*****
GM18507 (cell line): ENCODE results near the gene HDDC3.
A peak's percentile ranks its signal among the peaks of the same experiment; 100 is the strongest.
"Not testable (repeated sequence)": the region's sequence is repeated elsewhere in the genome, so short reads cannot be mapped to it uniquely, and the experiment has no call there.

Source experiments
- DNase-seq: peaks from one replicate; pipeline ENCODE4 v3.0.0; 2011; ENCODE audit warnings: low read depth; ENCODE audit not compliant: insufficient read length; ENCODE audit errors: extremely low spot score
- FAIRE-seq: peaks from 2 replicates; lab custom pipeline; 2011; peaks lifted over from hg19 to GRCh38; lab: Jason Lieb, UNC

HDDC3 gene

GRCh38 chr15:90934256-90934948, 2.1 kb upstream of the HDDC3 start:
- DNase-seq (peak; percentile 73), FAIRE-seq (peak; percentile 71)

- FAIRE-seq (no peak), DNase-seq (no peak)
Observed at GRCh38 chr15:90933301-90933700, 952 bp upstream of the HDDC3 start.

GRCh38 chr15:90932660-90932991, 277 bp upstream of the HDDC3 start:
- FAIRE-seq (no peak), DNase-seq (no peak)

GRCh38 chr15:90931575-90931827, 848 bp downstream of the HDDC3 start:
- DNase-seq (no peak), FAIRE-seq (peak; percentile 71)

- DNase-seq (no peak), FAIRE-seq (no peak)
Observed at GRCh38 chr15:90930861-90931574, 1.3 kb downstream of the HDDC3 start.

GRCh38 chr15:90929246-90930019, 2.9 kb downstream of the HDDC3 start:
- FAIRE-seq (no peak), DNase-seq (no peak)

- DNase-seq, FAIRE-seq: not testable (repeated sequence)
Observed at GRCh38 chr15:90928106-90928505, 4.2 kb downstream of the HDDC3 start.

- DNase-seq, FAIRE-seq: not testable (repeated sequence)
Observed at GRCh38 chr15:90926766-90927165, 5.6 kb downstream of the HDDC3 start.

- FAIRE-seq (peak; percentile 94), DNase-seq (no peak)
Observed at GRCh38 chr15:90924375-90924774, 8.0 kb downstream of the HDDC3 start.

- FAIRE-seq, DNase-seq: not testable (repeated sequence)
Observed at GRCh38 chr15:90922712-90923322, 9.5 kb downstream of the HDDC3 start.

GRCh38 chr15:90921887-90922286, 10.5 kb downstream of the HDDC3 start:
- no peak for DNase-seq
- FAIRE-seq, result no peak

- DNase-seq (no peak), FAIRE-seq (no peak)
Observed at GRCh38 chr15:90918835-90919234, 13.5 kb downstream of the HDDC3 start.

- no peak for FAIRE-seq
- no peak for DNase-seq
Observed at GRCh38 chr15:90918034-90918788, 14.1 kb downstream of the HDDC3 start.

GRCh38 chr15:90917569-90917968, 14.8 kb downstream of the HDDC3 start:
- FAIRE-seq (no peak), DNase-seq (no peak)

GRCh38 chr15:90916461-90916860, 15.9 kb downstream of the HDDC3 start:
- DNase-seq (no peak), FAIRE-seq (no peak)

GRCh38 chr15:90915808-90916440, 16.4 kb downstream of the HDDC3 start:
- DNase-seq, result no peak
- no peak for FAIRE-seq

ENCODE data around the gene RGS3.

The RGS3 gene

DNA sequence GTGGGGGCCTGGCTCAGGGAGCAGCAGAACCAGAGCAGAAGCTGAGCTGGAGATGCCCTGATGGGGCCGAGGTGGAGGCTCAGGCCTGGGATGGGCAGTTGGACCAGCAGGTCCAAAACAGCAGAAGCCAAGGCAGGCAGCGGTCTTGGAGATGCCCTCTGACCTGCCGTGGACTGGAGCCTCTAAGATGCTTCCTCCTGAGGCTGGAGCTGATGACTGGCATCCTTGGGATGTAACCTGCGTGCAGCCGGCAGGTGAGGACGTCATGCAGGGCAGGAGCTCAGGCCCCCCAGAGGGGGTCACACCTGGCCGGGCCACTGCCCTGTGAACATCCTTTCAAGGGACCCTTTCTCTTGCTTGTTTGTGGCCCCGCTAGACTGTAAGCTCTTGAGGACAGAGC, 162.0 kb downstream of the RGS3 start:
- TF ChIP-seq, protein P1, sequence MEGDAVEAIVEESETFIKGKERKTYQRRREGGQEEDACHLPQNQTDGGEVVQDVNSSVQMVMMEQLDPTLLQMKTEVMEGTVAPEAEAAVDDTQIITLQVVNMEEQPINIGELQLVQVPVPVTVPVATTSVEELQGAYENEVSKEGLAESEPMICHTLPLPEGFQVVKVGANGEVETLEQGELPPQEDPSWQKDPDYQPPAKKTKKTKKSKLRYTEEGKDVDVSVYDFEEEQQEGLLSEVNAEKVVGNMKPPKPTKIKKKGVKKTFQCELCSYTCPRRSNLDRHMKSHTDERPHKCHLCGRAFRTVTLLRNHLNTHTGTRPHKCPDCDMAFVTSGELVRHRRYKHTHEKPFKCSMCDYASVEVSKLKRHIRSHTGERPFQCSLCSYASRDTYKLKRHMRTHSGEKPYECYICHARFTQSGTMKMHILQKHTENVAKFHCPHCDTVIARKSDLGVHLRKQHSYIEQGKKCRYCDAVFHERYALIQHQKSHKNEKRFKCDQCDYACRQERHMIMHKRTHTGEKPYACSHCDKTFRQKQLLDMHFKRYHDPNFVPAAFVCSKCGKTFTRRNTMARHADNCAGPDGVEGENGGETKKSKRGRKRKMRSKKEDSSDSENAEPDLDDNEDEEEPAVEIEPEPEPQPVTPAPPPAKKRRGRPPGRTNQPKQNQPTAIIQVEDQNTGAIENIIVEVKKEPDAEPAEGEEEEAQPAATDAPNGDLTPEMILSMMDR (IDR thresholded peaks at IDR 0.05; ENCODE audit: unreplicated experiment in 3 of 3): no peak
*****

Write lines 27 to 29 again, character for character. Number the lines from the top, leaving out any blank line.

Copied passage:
Observed at GRCh38 chr15:90922712-90923322, 9.5 kb downstream of the HDDC3 start.

GRCh38 chr15:90921887-90922286, 10.5 kb downstream of the HDDC3 start:
- no peak for DNase-seq